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Cybercriminals may not be targeting small healthcare practices to the same extent as large health systems, but as the OCR’s data breach portal shows, cyberattacks on small healthcare organizations occur frequently.
When cyberattacks occur they can be catastrophic for small businesses. Figures from the National Cybersecurity Alliance suggest 60% of small businesses cease trading within 6 months of experiencing a cyberattack. Faced with the financial burden of resolving a data breach, it is no surprise that so many businesses fail to make it through the next six months.
In order to prevent cyberattacks and keep sensitive health data secure, small healthcare organizations must effectively manage cybersecurity risks. However, many cybersecurity resources and security frameworks have been developed for medium to large sized businesses. Smaller organizations typically lack the necessary resources to be able to implement highly effective cybersecurity defenses and few have skilled cybersecurity staff to monitor and manage cybersecurity risks.
NIST has developed a cybersecurity framework to help organizations protect critical infrastructure, and while adoption of the framework can be advantageous for many businesses, for smaller organizations the demands are too great.
Late last year, NIST released a new guide specifically to help small businesses improve their cybersecurity posture. The guide was based on the NIST Framework for Improving Critical Infrastructure Cybersecurity and outlined best practices and standards and explained how an information security program can be implemented that balanced security with the capabilities of small businesses. Now further guidance for small businesses will be issued, following the approval of new legislation by the U.S. House Committee on Science, Space, and Technology last week.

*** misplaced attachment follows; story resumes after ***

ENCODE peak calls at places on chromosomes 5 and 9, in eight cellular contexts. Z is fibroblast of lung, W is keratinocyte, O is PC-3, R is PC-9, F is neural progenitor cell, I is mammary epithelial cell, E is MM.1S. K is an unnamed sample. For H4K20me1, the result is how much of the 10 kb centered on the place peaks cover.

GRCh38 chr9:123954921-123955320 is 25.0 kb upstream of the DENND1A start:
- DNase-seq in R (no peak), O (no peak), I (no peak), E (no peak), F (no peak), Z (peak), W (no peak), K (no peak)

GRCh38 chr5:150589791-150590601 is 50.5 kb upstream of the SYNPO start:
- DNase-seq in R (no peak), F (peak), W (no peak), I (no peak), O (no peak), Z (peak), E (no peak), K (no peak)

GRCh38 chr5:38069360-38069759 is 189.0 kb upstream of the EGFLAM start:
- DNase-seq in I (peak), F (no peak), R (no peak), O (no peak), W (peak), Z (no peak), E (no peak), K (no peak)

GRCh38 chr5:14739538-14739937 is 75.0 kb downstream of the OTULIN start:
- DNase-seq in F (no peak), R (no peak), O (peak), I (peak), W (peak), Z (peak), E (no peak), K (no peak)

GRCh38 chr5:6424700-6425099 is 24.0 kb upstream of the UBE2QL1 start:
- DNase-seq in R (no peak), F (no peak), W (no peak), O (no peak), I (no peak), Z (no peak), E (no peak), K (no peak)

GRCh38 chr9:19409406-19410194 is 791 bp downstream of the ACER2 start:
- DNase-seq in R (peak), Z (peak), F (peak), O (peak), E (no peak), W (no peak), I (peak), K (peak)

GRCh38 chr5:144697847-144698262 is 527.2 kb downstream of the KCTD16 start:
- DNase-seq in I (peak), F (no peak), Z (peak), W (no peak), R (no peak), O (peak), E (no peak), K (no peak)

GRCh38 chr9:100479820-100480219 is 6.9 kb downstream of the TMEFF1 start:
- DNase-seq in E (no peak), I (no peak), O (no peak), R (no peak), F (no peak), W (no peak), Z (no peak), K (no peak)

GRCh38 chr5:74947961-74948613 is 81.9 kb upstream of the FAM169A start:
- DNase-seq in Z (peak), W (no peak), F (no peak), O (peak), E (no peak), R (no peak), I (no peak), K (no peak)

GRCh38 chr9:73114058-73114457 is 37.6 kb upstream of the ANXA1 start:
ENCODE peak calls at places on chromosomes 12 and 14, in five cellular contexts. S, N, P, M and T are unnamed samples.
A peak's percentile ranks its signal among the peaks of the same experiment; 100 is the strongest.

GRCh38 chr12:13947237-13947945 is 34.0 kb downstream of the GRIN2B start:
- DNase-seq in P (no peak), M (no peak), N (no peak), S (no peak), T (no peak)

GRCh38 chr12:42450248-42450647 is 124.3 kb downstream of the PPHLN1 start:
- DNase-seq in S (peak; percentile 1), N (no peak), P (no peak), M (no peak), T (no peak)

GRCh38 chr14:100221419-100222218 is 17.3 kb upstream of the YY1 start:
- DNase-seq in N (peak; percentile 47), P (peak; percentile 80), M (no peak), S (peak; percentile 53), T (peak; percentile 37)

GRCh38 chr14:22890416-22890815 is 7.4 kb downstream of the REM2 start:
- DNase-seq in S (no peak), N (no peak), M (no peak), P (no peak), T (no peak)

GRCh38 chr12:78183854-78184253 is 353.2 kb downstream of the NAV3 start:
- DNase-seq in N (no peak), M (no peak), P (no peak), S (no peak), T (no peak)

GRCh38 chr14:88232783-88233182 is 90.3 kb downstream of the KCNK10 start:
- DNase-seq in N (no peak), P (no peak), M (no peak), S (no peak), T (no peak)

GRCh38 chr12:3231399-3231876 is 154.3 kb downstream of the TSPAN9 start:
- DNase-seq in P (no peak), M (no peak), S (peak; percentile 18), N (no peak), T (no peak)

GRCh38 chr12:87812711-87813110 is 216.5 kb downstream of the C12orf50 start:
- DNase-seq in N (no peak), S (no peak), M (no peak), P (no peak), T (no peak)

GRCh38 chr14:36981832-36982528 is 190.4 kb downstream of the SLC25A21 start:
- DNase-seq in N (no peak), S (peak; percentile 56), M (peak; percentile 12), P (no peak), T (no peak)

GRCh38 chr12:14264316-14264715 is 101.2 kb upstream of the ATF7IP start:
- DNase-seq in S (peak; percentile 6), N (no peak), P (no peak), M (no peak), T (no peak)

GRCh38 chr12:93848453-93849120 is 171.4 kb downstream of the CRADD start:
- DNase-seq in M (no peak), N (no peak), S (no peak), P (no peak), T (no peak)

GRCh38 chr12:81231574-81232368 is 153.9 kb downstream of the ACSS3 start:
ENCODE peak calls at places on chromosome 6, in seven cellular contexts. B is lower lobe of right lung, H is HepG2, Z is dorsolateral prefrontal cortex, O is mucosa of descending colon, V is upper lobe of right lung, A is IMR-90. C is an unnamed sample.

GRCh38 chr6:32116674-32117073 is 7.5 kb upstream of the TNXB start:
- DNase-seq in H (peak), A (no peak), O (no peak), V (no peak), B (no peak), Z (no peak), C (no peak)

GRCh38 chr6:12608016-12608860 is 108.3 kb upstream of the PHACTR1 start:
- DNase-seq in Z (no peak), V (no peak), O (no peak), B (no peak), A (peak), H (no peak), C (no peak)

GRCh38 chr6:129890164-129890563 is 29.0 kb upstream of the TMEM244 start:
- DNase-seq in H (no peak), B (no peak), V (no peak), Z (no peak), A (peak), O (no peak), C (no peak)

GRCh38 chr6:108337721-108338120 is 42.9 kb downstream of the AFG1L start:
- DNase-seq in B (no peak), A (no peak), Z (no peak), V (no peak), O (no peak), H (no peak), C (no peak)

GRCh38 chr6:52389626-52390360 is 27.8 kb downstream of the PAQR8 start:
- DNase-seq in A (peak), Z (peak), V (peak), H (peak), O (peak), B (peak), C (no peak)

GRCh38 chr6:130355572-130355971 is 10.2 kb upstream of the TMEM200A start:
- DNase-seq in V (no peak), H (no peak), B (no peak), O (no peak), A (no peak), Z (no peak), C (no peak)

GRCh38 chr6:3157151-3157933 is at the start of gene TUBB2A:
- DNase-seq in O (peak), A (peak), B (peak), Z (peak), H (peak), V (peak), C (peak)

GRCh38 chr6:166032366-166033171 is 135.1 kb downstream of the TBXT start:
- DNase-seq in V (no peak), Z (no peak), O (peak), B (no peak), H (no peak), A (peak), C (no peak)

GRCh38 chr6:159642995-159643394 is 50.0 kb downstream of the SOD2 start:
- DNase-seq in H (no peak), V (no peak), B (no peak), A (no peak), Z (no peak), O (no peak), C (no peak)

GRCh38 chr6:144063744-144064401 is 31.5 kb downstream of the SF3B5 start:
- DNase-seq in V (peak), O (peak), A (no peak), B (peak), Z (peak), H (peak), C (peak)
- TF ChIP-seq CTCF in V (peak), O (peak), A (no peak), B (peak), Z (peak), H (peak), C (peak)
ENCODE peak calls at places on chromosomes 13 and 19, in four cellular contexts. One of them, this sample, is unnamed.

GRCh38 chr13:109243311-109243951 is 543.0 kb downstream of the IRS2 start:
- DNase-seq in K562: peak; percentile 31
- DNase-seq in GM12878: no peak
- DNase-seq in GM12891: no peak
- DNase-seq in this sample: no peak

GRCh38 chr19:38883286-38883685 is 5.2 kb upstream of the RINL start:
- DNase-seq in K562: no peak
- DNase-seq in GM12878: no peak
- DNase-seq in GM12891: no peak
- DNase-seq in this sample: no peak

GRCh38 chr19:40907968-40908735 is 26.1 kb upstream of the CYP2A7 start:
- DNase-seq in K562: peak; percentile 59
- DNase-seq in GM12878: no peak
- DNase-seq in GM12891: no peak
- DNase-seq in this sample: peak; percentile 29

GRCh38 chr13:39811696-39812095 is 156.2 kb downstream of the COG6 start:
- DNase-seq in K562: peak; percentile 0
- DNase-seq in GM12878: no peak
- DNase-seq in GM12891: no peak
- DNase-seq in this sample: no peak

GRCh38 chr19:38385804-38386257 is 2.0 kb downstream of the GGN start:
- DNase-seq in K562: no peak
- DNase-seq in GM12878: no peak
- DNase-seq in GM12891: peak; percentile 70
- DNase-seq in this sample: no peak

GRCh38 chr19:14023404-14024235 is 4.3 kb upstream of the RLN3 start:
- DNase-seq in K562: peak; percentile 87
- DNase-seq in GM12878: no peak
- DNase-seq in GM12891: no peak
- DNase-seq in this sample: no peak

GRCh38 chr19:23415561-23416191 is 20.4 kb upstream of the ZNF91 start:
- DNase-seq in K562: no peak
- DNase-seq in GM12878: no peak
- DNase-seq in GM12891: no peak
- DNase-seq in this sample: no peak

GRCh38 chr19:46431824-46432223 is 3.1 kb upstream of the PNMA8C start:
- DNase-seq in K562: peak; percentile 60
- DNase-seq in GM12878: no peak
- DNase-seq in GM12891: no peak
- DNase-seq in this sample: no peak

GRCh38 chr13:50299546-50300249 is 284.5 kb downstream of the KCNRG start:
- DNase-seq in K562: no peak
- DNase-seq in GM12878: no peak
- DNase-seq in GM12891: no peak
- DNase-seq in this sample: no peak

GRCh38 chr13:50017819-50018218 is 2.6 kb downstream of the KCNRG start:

The NIST Small Business Cybersecurity Act of 2017 calls for the National Institute of Standards and Technology to provide small to medium sized businesses with new guidance to allow them to reduce cybersecurity risk.
The NIST Small Business Cybersecurity Act requires NIST to develop clear and concise guidelines and make available appropriate tools, best practices, standards and methodologies to help small businesses identify, assess, manage and reduce cybersecurity risks. Those tools and guidelines will be based on the NIST Framework for Improving Critical Infrastructure Cybersecurity.
The new act does not make it mandatory for small businesses to access and follow the new guidance and best practices, although using the new resources will help small businesses effectively manage risk and prevent data breaches. The guidance and best practices, when completed, will be made available through the NIST website.
According to Chairman Lamar Smith (R-Texas), “The NIST Small Business Cybersecurity Act will help ensure that our small businesses have the information they need to protect themselves from cyber-attacks.”
Due to a squeeze on spending at NIST, the costs of developing the new resources and guidelines will have to be found from its existing budget. NIST has been given a year to develop and release the new guidance and resources.